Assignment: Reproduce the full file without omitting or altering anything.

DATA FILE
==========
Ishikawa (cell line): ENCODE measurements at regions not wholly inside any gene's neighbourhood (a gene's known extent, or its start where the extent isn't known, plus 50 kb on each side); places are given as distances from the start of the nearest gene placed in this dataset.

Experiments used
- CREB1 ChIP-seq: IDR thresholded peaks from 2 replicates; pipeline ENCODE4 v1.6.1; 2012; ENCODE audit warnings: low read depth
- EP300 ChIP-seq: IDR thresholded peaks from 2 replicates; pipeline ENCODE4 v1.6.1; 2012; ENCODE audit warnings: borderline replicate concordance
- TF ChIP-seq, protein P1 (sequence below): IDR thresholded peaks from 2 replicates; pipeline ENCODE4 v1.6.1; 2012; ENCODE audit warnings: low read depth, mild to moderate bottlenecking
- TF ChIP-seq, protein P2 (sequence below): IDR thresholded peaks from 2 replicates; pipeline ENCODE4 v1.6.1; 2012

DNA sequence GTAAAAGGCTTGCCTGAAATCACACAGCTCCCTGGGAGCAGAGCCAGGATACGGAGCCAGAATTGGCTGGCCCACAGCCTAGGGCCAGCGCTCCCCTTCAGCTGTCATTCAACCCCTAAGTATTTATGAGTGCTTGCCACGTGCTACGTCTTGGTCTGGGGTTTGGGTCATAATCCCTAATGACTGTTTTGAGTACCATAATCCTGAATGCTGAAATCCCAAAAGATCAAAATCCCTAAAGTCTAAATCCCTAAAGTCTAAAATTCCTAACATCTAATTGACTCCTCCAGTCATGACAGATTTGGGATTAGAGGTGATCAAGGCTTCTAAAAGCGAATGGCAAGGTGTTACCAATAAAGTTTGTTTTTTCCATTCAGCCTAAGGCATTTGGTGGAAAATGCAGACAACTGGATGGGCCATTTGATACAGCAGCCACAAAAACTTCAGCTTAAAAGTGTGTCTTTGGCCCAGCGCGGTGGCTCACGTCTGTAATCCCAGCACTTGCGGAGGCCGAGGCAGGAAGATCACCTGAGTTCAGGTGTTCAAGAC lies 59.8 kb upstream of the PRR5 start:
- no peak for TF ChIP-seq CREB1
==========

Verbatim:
Ishikawa (cell line): ENCODE measurements at regions not wholly inside any gene's neighbourhood (a gene's known extent, or its start where the extent isn't known, plus 50 kb on each side); places are given as distances from the start of the nearest gene placed in this dataset.

Experiments used
- CREB1 ChIP-seq: IDR thresholded peaks from 2 replicates; pipeline ENCODE4 v1.6.1; 2012; ENCODE audit warnings: low read depth
- EP300 ChIP-seq: IDR thresholded peaks from 2 replicates; pipeline ENCODE4 v1.6.1; 2012; ENCODE audit warnings: borderline replicate concordance
- TF ChIP-seq, protein P1 (sequence below): IDR thresholded peaks from 2 replicates; pipeline ENCODE4 v1.6.1; 2012; ENCODE audit warnings: low read depth, mild to moderate bottlenecking
- TF ChIP-seq, protein P2 (sequence below): IDR thresholded peaks from 2 replicates; pipeline ENCODE4 v1.6.1; 2012

DNA sequence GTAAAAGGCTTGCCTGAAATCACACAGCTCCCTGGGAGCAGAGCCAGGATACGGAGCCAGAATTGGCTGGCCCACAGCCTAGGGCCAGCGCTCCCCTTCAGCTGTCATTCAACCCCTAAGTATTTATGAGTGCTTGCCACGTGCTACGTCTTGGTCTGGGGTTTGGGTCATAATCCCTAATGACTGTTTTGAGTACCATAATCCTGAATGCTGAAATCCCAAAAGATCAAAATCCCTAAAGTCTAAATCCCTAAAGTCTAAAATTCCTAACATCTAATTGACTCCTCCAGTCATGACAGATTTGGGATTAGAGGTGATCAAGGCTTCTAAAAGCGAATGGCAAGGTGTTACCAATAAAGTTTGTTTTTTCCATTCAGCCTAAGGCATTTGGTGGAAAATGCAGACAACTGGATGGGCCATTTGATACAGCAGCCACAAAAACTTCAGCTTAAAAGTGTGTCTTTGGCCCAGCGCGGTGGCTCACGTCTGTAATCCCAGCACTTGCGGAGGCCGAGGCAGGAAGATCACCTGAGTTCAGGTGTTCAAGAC lies 59.8 kb upstream of the PRR5 start:
- no peak for TF ChIP-seq CREB1